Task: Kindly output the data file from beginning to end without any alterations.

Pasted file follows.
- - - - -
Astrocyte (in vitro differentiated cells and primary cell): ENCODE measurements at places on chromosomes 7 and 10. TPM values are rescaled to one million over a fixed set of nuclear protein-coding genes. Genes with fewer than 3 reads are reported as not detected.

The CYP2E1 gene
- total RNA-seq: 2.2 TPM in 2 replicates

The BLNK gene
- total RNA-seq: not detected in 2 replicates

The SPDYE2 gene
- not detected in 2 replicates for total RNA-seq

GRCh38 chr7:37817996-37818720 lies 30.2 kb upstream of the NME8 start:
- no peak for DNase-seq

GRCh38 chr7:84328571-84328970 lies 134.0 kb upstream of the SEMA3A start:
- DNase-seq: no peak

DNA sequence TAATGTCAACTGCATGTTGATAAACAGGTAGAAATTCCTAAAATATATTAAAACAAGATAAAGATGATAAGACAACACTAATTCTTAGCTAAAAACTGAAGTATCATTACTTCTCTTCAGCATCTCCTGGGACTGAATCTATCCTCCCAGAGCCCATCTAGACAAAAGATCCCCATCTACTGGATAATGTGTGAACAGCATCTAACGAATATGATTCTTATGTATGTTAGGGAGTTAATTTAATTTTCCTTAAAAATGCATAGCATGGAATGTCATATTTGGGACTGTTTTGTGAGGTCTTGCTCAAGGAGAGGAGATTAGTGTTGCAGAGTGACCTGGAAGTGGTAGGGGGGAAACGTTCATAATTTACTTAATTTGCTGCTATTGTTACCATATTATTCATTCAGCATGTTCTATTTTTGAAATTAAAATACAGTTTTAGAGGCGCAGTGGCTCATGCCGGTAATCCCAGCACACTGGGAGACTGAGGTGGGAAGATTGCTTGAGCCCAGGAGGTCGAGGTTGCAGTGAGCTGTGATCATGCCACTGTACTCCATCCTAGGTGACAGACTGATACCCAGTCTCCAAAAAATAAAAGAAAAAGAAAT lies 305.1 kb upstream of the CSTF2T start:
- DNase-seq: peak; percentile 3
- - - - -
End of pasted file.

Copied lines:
Astrocyte (in vitro differentiated cells and primary cell): ENCODE measurements at places on chromosomes 7 and 10. TPM values are rescaled to one million over a fixed set of nuclear protein-coding genes. Genes with fewer than 3 reads are reported as not detected.

The CYP2E1 gene
- total RNA-seq: 2.2 TPM in 2 replicates

The BLNK gene
- total RNA-seq: not detected in 2 replicates

The SPDYE2 gene
- not detected in 2 replicates for total RNA-seq

GRCh38 chr7:37817996-37818720 lies 30.2 kb upstream of the NME8 start:
- no peak for DNase-seq

GRCh38 chr7:84328571-84328970 lies 134.0 kb upstream of the SEMA3A start:
- DNase-seq: no peak

DNA sequence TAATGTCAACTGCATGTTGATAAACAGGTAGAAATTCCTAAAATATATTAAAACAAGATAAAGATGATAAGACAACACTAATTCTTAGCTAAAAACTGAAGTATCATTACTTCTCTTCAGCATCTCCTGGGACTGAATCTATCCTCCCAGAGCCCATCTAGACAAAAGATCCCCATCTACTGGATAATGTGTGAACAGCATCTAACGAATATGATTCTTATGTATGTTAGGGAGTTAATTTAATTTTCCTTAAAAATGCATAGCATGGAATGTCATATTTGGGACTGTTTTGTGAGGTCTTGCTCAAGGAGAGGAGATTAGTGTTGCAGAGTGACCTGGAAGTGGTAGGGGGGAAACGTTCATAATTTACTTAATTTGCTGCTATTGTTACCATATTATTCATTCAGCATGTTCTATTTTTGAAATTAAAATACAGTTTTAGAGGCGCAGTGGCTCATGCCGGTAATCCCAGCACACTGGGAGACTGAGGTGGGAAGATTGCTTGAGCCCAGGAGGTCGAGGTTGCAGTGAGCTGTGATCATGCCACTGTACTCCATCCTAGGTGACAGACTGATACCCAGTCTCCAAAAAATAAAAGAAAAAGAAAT lies 305.1 kb upstream of the CSTF2T start:
- DNase-seq: peak; percentile 3